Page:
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- Russia – Valentin Sadiki
- Latvia – Šarlote Lēnmane (Latvian representative at the Junior Eurovision Song Contest 2010)
- Moldova – Ștefănel Roșcovan (Moldovan representative at the Junior Eurovision Song Contest 2010)
- Armenia – Razmik Arghajanyan
- Bulgaria – Samuil Sarandev-Sancho
- Lithuania – Dominykas Žvirblis
- Ukraine – Amanda Koenig
- Macedonia – Anja Veterova (Macedonian representative at the Junior Eurovision Song Contest 2010)
- Netherlands – Anna Lagerweij (Dutch representative at the Junior Eurovision Song Contest 2010 as part of the duo Anna and Senna)
- Belarus – Anna Kovalyova
- Sweden – Ina-Jane von Herff
- Georgia – Elene Makashvili (Georgian representative at the Junior Eurovision Song Contest 2009 as part of the Group Princesses)
- Belgium – Jill & Lauren (Belgian representatives at the Junior Eurovision Song Contest 2010)
- Armenia – Artak Vardanyan and Marianna Javakhyan (Armenia 1)
- Belarus – Denis Kuryan (Belarus 1)
- Belgium – Kristien Maes and Tom De Cock (Eén)
- Bulgaria – Elena Rosberg and Georgi Kushvaliev (BNT 1)
- Georgia – Temo Kvirkvelia (GPB)
- Latvia – Markus Riva (LTV)
- Lithuania – Darius Užkuraitis (LRT)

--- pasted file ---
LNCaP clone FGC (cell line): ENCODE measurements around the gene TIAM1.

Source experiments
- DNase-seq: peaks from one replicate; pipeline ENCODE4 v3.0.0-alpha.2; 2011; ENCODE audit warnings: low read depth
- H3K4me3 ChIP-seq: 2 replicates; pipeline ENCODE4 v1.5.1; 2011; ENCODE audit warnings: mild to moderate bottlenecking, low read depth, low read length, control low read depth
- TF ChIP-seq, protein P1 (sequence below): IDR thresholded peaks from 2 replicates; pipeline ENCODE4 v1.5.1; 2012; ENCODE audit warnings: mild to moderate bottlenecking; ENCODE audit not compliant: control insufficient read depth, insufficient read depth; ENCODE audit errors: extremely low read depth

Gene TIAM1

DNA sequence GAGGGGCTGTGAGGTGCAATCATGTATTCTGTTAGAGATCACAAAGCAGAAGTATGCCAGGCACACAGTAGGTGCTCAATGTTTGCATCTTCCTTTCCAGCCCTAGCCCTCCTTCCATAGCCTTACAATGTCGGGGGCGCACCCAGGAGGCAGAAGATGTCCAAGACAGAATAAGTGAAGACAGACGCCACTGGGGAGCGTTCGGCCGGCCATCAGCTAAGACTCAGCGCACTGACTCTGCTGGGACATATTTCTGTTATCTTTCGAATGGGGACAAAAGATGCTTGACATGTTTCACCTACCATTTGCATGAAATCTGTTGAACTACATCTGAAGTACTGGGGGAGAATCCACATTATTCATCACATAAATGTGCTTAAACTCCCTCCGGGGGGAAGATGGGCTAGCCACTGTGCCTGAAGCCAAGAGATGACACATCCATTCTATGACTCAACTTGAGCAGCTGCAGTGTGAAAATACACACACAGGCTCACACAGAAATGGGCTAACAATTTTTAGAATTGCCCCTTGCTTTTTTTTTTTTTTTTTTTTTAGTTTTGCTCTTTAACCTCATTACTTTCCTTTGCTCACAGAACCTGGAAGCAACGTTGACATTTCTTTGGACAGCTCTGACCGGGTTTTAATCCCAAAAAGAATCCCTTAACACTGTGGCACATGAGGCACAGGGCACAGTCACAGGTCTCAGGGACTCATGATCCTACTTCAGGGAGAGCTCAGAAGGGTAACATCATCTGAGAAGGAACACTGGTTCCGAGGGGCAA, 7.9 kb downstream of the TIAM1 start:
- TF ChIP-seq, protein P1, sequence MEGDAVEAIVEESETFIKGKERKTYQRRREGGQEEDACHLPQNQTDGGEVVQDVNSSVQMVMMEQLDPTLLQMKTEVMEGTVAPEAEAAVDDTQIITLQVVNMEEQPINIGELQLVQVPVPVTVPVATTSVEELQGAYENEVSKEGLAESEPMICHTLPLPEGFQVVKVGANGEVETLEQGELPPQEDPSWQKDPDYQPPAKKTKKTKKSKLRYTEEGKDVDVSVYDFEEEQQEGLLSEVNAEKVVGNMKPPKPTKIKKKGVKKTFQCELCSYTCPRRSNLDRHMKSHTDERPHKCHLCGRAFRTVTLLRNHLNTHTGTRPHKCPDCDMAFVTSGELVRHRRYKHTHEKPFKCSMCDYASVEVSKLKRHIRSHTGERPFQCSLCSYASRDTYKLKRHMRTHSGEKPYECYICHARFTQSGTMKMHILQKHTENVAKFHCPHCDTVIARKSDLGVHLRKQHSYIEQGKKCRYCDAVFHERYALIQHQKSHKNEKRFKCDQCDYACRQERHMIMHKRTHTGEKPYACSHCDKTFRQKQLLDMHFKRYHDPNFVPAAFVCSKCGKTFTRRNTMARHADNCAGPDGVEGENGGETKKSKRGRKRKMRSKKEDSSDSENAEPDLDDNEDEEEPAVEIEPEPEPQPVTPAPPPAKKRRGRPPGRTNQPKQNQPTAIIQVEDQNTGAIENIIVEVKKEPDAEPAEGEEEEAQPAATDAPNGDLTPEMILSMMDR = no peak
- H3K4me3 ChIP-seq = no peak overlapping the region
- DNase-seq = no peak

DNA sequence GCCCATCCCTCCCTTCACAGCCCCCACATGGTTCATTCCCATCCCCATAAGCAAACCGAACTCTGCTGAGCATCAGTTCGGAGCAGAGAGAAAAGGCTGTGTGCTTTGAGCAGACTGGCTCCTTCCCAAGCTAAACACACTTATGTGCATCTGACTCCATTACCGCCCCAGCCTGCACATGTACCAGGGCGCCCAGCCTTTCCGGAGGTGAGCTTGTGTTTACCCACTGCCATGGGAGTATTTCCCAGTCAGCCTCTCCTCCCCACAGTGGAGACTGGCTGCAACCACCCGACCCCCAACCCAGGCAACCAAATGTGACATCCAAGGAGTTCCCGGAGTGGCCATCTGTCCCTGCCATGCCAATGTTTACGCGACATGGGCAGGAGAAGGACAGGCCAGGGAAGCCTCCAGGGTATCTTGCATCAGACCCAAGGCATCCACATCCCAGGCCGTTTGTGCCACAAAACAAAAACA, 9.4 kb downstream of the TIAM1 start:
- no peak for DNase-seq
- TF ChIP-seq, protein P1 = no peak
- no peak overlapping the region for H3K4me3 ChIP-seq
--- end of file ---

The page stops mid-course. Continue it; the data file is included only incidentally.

- Macedonia – Elizabeta Cebova (MRT 1)
- Moldova – Rusalina Rusu (TRM)
- Netherlands – Marcel Kuijer (Nederland 3)
- Russia – Olga Shelest (Russia-1)
- Sweden – Edward af Sillen and Ylva Hällen (SVT B)
- Ukraine – Timur Miroshnychenko (NTU)
- Australia – Australia broadcast the Junior Eurovision Song Contest 2011 on SBS One on 26 December 2011. Australia also gave every country 12 points to start with. The show was broadcast again on 9 April 2012.
- Bosnia and Herzegovina – Bosnia and Herzegovina used a delayed broadcast for the Junior Eurovision Song Contest 2011 on BHRT.
|Junior Eurovision Song Contest Yerevan 2011|
|Compilation album by|
|Released||25 November 2011|
|Junior Eurovision Song Contest chronology|
Junior Eurovision Song Contest Yerevan 2011, is a compilation album put together by the European Broadcasting Union, and was released by Universal Music Group on 25 November 2011. The album features all the songs from the 2011 contest, along with karaoke versions.